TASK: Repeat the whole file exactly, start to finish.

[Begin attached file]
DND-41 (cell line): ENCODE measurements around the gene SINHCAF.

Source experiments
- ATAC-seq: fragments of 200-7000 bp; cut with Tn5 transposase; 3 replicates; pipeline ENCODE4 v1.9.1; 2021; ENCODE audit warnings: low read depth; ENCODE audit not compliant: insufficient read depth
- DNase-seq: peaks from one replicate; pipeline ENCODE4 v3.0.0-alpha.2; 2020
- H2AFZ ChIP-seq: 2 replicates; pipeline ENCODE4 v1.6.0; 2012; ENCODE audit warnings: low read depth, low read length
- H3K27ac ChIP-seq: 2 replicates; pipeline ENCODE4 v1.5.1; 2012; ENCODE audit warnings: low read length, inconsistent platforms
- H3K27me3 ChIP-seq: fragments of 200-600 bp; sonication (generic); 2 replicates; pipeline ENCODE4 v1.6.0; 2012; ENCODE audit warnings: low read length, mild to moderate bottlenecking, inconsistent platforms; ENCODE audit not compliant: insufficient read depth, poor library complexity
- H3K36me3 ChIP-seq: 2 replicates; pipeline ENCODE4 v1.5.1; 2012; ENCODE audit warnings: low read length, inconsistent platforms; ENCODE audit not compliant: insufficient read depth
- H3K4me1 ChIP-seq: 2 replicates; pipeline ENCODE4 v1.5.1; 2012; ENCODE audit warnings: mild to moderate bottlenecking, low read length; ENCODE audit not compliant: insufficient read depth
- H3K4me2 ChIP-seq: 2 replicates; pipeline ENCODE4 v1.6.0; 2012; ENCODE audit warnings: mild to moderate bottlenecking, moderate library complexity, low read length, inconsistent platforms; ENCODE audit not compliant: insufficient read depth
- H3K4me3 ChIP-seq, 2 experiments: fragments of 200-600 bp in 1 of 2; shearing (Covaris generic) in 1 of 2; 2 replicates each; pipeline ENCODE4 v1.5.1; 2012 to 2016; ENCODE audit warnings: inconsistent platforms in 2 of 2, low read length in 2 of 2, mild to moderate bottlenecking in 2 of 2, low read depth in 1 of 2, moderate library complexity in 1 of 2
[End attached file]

DND-41 (cell line): ENCODE measurements around the gene SINHCAF.

Source experiments
- ATAC-seq: fragments of 200-7000 bp; cut with Tn5 transposase; 3 replicates; pipeline ENCODE4 v1.9.1; 2021; ENCODE audit warnings: low read depth; ENCODE audit not compliant: insufficient read depth
- DNase-seq: peaks from one replicate; pipeline ENCODE4 v3.0.0-alpha.2; 2020
- H2AFZ ChIP-seq: 2 replicates; pipeline ENCODE4 v1.6.0; 2012; ENCODE audit warnings: low read depth, low read length
- H3K27ac ChIP-seq: 2 replicates; pipeline ENCODE4 v1.5.1; 2012; ENCODE audit warnings: low read length, inconsistent platforms
- H3K27me3 ChIP-seq: fragments of 200-600 bp; sonication (generic); 2 replicates; pipeline ENCODE4 v1.6.0; 2012; ENCODE audit warnings: low read length, mild to moderate bottlenecking, inconsistent platforms; ENCODE audit not compliant: insufficient read depth, poor library complexity
- H3K36me3 ChIP-seq: 2 replicates; pipeline ENCODE4 v1.5.1; 2012; ENCODE audit warnings: low read length, inconsistent platforms; ENCODE audit not compliant: insufficient read depth
- H3K4me1 ChIP-seq: 2 replicates; pipeline ENCODE4 v1.5.1; 2012; ENCODE audit warnings: mild to moderate bottlenecking, low read length; ENCODE audit not compliant: insufficient read depth
- H3K4me2 ChIP-seq: 2 replicates; pipeline ENCODE4 v1.6.0; 2012; ENCODE audit warnings: mild to moderate bottlenecking, moderate library complexity, low read length, inconsistent platforms; ENCODE audit not compliant: insufficient read depth
- H3K4me3 ChIP-seq, 2 experiments: fragments of 200-600 bp in 1 of 2; shearing (Covaris generic) in 1 of 2; 2 replicates each; pipeline ENCODE4 v1.5.1; 2012 to 2016; ENCODE audit warnings: inconsistent platforms in 2 of 2, low read length in 2 of 2, mild to moderate bottlenecking in 2 of 2, low read depth in 1 of 2, moderate library complexity in 1 of 2